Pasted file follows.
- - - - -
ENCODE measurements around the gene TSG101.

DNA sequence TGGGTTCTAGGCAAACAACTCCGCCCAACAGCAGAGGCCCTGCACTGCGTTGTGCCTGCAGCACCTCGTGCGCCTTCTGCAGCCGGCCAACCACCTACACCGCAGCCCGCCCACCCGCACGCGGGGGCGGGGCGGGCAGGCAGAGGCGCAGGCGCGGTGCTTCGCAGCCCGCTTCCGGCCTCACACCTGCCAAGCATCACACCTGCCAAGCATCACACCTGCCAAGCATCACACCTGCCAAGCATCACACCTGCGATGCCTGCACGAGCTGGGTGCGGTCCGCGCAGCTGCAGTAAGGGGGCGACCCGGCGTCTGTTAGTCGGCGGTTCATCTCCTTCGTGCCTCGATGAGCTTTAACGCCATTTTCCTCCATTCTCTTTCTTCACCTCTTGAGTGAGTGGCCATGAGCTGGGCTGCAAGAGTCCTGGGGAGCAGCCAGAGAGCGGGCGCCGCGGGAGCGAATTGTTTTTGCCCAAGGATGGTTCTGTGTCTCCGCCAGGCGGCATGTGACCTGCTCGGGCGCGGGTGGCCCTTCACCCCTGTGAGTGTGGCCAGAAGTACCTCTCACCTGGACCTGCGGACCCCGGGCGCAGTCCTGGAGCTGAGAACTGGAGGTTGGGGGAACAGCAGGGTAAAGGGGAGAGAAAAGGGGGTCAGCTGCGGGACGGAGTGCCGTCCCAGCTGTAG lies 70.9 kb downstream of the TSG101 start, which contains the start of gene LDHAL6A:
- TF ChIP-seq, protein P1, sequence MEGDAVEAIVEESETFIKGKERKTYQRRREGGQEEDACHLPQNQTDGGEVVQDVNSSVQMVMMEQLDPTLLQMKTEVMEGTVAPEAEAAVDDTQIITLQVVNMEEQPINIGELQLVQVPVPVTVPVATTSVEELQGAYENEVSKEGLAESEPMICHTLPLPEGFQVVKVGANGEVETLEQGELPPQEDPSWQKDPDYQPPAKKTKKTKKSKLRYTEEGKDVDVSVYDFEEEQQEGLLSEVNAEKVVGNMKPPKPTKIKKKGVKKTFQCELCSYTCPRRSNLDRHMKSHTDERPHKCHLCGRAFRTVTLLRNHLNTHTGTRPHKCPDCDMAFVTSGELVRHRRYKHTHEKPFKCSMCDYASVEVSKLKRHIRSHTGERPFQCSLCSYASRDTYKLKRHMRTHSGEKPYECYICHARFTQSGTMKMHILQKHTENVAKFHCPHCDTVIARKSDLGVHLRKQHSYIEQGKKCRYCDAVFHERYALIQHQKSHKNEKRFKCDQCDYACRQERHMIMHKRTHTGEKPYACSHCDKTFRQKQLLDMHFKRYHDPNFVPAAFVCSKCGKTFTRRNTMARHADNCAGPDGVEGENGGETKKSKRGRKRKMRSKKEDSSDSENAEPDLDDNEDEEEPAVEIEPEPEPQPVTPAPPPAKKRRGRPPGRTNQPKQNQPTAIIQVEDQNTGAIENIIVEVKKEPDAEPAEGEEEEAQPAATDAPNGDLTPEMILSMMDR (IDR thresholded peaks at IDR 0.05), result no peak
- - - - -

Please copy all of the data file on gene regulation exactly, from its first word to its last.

ENCODE measurements around the gene TSG101.

DNA sequence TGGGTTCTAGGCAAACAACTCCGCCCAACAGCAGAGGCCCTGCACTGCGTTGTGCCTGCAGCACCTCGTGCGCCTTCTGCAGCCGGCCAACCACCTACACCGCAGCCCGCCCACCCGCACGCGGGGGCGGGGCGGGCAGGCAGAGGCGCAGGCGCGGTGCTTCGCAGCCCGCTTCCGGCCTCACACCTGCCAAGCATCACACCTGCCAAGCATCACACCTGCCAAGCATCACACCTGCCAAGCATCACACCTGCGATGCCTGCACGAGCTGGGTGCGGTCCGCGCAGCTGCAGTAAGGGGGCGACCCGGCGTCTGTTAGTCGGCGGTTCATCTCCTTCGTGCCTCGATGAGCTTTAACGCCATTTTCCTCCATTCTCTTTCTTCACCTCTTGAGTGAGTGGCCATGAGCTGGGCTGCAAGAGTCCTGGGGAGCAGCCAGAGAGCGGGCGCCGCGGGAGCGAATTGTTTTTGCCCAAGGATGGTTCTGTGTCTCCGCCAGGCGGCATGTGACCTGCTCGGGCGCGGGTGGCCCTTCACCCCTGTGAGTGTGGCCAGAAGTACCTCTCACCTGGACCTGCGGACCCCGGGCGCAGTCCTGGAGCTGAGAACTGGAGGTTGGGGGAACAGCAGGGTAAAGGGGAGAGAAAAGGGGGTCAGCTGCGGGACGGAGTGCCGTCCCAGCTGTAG lies 70.9 kb downstream of the TSG101 start, which contains the start of gene LDHAL6A:
- TF ChIP-seq, protein P1, sequence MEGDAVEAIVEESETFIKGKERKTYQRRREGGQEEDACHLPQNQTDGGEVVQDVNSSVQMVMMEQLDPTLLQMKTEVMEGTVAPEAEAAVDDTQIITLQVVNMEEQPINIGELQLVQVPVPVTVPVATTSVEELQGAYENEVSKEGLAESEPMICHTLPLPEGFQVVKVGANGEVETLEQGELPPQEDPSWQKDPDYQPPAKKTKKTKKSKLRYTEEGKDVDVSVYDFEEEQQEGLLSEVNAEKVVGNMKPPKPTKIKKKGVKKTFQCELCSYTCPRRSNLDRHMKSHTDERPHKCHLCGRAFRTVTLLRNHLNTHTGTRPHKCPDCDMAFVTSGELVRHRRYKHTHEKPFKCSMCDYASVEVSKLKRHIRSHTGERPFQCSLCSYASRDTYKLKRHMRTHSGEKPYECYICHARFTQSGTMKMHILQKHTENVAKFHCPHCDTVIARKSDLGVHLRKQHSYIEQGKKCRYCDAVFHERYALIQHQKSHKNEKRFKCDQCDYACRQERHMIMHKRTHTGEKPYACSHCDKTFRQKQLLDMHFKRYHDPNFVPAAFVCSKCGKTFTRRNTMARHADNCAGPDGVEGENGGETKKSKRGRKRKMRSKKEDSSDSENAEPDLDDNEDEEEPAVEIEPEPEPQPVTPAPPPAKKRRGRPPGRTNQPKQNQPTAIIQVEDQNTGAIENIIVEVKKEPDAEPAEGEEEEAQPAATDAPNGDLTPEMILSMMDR (IDR thresholded peaks at IDR 0.05), result no peak